The highlight of my morning was being sworn in to jury duty this morning. I had forgotten I had been summoned until yesterday and was wondering what kind of extremist position I would feel comfortable simulating in order to get out of it and go to my math class for a test when the clerk came in and had us all hold up our right hands. I wondered through her list of consequences of perjury if it was going to end in “so help me god.” It didn’t. I would have answered, “I do not,” if it had, but I’m in one of the easiest states to be an atheist: California.
I tell my online friends who live in midwestern and southern states that I’m always jealous of all the activist work they get to do. In California most instances of “Hey, you need to keep government and religion separate” are met with, “Oh, okay. Will do.” Every once in a great while we have a stubborn city government not wanting to play by the rules, but its nothing like we see in Bible Belt states.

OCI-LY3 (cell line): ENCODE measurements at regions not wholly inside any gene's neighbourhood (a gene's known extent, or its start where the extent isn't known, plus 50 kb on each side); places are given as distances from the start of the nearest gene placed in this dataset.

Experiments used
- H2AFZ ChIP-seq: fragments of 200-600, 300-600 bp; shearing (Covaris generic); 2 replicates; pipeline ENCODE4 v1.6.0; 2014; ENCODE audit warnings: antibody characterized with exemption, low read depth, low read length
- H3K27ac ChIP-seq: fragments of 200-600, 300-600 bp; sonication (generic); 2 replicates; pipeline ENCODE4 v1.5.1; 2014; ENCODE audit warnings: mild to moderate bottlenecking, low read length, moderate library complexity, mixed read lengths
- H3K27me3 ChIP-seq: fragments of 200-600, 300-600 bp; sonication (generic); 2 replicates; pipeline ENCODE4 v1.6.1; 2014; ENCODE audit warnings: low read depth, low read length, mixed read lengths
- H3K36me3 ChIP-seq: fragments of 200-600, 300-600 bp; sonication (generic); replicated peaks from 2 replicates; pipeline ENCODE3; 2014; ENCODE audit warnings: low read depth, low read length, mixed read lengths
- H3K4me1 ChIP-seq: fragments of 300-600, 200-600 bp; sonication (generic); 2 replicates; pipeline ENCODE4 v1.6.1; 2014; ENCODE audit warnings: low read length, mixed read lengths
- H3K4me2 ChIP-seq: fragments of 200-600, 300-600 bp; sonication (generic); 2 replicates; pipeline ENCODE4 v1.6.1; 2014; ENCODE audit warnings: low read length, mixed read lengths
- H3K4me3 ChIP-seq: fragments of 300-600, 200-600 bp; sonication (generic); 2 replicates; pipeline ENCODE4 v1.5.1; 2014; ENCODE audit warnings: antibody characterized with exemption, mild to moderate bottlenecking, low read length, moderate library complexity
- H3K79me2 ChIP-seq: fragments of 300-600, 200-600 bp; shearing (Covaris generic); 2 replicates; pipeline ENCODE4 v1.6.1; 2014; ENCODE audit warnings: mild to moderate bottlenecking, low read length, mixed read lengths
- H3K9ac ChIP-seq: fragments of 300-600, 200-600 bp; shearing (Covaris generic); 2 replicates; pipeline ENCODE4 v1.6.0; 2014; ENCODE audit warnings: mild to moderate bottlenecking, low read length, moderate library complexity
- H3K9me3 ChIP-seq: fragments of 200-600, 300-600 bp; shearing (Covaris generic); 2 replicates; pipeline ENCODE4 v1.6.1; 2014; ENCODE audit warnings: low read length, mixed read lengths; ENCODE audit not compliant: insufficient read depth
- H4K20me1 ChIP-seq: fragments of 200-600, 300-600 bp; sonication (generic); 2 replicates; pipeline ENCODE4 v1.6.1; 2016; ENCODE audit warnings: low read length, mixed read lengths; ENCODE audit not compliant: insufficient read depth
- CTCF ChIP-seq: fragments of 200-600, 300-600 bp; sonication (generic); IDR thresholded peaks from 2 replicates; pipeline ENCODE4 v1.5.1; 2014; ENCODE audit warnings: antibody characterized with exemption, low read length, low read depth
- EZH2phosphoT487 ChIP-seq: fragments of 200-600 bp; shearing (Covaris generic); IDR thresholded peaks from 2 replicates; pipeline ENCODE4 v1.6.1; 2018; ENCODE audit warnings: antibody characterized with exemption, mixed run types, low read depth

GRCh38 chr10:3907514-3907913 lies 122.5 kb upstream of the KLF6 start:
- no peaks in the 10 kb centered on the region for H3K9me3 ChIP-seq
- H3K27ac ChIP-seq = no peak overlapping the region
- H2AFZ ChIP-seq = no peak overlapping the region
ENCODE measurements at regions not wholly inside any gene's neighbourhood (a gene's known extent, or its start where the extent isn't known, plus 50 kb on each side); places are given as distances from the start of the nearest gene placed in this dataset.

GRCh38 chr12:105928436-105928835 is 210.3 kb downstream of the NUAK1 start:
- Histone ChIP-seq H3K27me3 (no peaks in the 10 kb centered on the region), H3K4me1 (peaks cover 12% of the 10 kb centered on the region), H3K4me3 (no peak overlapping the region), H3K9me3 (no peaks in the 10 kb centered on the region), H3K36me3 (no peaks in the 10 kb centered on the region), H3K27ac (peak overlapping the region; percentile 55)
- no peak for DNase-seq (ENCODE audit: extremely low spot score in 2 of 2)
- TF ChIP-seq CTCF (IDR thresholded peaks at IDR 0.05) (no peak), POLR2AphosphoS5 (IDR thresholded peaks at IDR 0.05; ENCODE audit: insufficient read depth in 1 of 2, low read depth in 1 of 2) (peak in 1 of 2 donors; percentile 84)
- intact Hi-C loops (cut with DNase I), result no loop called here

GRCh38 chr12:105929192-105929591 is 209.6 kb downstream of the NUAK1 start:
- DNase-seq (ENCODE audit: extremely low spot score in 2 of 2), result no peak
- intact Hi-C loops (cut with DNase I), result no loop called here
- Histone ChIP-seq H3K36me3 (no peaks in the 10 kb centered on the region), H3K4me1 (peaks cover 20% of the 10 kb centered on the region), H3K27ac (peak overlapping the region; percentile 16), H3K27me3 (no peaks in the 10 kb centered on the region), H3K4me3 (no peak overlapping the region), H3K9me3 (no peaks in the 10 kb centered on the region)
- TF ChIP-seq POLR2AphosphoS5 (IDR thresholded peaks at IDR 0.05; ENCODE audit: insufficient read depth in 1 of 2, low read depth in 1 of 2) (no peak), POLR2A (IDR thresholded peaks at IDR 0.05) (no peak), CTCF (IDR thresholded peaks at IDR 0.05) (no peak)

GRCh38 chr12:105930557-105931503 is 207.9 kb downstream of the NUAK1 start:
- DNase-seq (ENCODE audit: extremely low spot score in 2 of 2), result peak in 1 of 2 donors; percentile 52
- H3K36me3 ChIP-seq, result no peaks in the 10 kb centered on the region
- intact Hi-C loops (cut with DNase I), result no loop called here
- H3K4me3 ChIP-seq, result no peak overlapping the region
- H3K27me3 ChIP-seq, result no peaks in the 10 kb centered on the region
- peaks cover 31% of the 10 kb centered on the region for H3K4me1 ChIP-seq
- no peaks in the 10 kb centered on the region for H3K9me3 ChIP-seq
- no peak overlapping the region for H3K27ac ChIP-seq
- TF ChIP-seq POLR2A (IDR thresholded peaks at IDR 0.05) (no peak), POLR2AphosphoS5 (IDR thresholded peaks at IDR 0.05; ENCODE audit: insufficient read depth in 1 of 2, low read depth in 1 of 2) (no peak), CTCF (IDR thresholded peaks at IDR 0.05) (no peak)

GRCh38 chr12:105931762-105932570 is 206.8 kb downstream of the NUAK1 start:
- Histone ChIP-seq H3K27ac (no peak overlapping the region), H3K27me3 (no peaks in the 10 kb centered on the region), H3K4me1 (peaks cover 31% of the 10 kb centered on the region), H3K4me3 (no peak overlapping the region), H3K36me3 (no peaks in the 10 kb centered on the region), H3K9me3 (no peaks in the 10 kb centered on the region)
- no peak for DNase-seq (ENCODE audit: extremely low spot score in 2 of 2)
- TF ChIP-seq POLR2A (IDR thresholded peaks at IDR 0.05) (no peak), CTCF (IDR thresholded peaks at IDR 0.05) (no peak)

For instance, there was the recent dispute in Lake Elsinore who wanted to erect a Veterans monument on public property that prominently featured Christian crosses (with one Star of David they added after the AHA complaint so they could be “inclusive”). Well, it’s been settled swiftly and reasonably by a federal judge who deemed it “unmistakenly religious” and put a stop to the whole thing. That will be the end of that.
The FFRF has been fighting a questionable entanglement of city government and religion in Rancho Cordova near Sacramento, but that’s pretty much the worst we have it here.
Activism in California is centered more around getting out a message that being an atheist is okay and getting together for secular activities that those whose atheism intersects with geek culture, science, and humanism can enjoy. We’re pretty lucky here.